Ferry future draws questions

Fed up with long ferry lines in Mukilteo, about 50 South Whidbey residents attended a meeting Wednesday to learn about planned upgrades to the Mukilteo ferry terminal.

At Clinton Progressive Hall, attendees mingled with state ferry and Department of Transportation officials for about two hours to talk about a planned Mukilteo multimodal ferry terminal.

Scheduled for completion in 2010, the terminal will feature a new ferry dock with two slips, more holding areas for vehicles and an overhead pedestrian ramp that leads from the ferry passenger deck to a Sound Transit rail and bus station. All the features are intended to improve traffic flow and pedestrian safety in Mukilteo.

At the meeting, large cards were also placed about the room describing the history, plans and goals of the project. Papers were left on a large table in the middle of the room for written comments, as well. The comments are part of the environmental review process for the new terminal.

The Clinton-Mukilteo ferry route is heavily used by South Whidbey residents and visitors each year as the main transportation on and off Whidbey Island. During peak season, motorists often wait in line for hours in the summer every day.

After the meeting, reaction was mixed to the new terminal, which would allow the ferry system to have three ferries on the run. Currently, two ferries make the run.

Several residents supported the terminal and the improved access it would give to bus and train services.

“My feeling is that this is going to make Mukilteo better,” said John Hannam, a Clinton resident who often commutes on the ferry.

Others, though, said that an increased volume of traffic will make an already dangerous situation for pedestrians worse and more planning is needed.

“My major complain is they are only looking at the one side,” said Clinton resident Bob Effertz.

Larry Webster, another Clinton resident, said the speed of vehicles leaving the ferry discourage pedestrians from walking across Highway 525.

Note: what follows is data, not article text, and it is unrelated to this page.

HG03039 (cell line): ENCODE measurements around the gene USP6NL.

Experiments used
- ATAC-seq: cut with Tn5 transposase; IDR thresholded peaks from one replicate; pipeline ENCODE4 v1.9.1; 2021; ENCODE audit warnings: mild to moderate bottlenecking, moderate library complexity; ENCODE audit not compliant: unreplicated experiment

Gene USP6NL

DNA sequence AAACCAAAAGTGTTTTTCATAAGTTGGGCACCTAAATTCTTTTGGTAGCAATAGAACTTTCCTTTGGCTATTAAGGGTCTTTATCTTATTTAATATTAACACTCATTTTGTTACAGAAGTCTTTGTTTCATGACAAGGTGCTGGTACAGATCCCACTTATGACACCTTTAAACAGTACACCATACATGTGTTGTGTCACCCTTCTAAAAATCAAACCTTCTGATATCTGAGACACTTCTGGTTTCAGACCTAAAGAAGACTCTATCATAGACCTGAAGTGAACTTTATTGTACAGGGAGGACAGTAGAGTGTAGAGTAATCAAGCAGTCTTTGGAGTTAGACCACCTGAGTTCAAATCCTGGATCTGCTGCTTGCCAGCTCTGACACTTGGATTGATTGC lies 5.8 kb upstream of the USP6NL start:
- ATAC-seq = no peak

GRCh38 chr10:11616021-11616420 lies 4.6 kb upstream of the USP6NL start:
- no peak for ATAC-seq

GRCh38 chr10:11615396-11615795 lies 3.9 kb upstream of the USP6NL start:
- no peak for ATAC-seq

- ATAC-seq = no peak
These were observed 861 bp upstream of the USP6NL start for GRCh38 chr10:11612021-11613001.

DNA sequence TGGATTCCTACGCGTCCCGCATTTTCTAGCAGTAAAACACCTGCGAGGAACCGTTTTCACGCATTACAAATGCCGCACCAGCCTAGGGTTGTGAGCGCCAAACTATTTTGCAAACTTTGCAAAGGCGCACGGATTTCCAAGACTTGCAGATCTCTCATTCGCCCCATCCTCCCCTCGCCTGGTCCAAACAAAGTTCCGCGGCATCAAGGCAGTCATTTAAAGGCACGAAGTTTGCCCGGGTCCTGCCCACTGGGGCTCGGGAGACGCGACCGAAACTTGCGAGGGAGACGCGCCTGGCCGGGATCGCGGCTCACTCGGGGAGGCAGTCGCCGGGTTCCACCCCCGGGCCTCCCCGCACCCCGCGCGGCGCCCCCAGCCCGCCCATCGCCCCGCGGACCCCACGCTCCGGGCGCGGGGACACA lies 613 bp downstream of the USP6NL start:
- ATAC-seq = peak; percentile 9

Effertz, Webster and Phil Moore are all members of the non-partisan Clinton community forum, which discusses issues relevant to Clinton. They said road medians, crosswalks, more speed limit signs, lowering the highway, and even a tunnel under the highway, should be considered for pedestrian safety before adding a third ferry.

“The challenge is to accommodate ferry traffic and maintain the character of the Clinton community,” Webster said.

Rather than building the terminal, said Clinton resident Ken McLaughlin, the ferry system should build two-level roadway at the terminals and modify the ferries to accommodate them. The change would allow vehicles and pedestrians to enter and exit on a two-level roadway. An upper roadway would meet with an upper ramp on ferry boats. Vehicles on the lower level would disembark at the same time.

He said the present system, which has been in place since ferries began carrying vehicles in the Puget Sound region, causes unnecessary delays and safety problems for pedestrians. Some drivers are delayed for several minutes while the ferries unload.

With a two-ramp system, McLaughlin said, it would take ferries 10 minutes to complete the 2.8-mile Mukilteo to Clinton and load and unload. The route now takes approximately 20 minutes.

Project Manager Nicole McIntosh said there are no plans for changes to the Clinton terminal, which had its dock replaced over the past five years. When asked about the dual level roadway idea, she said it would be too expensive to modernize all the ferries.

What does the project bring

Lori Simmons said she liked the idea because of the link-up with the Sound Transit train will allow her easy access to Seattle Mariners baseball games and Seattle Seahawks football games. She said she also hopes the train will eventually go to Sea-Tac Airport.

Robert Aldrich said he supports a multimodal ferry terminal because the population growth on Whidbey Island and number of tourists who now access it make the project inevitable. Unfortunately, Aldrich said, it will give more people, business and industry access to South Whidbey, which he described as a semi-retired farming community.

Judging from input, the ferries’ McIntosh said the new Mukilteo terminal will probably be built on a 4-acre site partially on the water. She said more vehicles will be able to park in holding area than is currently possible. Accessible from the Mukilteo Speedway, a road to the ferry would be built parallel to the railroad tracks. A more direct route to the terminal through an area called Japanese Gulch has also been discussed.

Early plans show the terminal being built at a former military fuel depot located about a half mile east of the present terminal.

Approximately $132 million has been set aside by the state for the project. Most of the funding comes from a 5-cent per gallon gas tax approved last year.

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